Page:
They discover in the amber a fossil tardigrade 16 million years ago.

Ed. NJIT and Harvard University

Tardigrades are microscopic invertebrates. They've evolved 500 million years on Earth and survived five massive destructions because of their special ability to survive in extreme conditions. Despite their long evolution, so far they have only found two fossil tardigrades in the fossil record. Now they find the third one by surprise.

Ed. NJIT and Harvard University

The fossil appears in a drop of amber from the Dominican Republic. The researchers at Harvard University were studying the piece, because it had three species of fossilized ants, and after three months of study, they realized that there was a tardigrade next to it.

Its shortage in the fossil record is due to the lack of sufficient minerals to fossilize and, although fossilized, the microscope size makes it difficult to visualize. The tardigrade found has a length of 0.56 mm and through the laser microscope it has been proven to be part of an already inactive species. In fact, it has very different characteristics to the 1,300 species of tardigrades that exist today. The differences occur mainly in claws and intestines.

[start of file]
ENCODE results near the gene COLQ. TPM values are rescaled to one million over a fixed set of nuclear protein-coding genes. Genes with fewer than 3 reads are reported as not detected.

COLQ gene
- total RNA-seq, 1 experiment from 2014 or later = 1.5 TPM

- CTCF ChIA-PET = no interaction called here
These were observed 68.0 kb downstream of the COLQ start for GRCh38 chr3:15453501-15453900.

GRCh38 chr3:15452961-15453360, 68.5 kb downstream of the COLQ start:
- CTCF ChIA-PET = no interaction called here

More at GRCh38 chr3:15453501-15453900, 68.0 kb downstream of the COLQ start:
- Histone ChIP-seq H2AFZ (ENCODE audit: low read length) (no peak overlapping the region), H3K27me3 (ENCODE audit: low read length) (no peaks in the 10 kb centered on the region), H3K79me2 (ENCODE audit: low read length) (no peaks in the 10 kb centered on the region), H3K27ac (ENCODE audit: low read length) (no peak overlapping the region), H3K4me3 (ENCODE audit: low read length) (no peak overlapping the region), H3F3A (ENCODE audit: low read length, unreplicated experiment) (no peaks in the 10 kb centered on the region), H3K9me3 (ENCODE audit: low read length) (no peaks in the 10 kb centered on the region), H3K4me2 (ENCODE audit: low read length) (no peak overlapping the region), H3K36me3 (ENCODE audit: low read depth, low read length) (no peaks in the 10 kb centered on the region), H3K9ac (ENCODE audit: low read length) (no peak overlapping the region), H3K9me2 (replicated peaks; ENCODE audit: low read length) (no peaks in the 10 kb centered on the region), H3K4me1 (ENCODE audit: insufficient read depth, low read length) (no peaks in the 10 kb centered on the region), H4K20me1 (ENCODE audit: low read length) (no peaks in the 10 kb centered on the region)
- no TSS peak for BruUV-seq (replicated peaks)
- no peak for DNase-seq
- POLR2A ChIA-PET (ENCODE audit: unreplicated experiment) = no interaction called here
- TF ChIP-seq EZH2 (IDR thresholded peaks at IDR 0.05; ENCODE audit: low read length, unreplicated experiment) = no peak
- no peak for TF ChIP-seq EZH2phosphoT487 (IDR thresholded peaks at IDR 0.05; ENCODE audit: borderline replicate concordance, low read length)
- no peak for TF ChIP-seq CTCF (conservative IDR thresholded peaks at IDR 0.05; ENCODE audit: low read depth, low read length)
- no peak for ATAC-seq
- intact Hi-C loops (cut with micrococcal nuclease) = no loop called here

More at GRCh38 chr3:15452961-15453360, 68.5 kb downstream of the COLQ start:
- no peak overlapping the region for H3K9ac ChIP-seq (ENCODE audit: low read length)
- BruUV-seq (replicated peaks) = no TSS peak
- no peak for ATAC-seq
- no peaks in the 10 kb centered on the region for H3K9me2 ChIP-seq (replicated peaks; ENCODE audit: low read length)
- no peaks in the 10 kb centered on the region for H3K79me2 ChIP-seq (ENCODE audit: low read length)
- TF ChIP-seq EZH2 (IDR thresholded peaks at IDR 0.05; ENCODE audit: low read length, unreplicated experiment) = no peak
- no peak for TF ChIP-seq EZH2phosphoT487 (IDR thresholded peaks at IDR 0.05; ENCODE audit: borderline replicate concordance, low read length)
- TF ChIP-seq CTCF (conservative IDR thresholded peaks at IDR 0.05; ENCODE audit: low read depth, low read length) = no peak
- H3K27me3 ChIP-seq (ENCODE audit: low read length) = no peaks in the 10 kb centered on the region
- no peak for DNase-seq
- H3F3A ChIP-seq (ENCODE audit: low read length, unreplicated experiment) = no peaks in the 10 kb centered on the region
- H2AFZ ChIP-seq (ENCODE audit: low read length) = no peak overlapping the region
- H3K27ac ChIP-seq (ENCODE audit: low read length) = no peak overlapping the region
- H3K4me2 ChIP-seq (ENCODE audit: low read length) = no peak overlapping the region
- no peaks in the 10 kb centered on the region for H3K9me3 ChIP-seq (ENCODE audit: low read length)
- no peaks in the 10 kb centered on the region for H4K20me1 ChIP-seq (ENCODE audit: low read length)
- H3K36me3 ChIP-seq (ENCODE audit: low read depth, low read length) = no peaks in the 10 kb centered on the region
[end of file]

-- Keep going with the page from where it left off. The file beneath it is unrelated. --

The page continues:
When environmental conditions become complicated, tardigrades enter a state of coiling and cryptobiosis: they abandon all metabolic processes and enter into extreme hibernation. As a result, they have also survived the massive destruction of the Earth. Ed. Holly Sullivan

The fossil dates back to the Cenozoic period 16 million years ago and has identified Isohypsibioidea as a superfamily of tardigrades. The species has been named Paradoryphoribius chronocaribbeus, referring to its origin. The evolution of tardigrades has so far been very unknown because of their small number of fossils, and researchers believe that this fossil will help clarify some things, since the tardigrade situation is very good.

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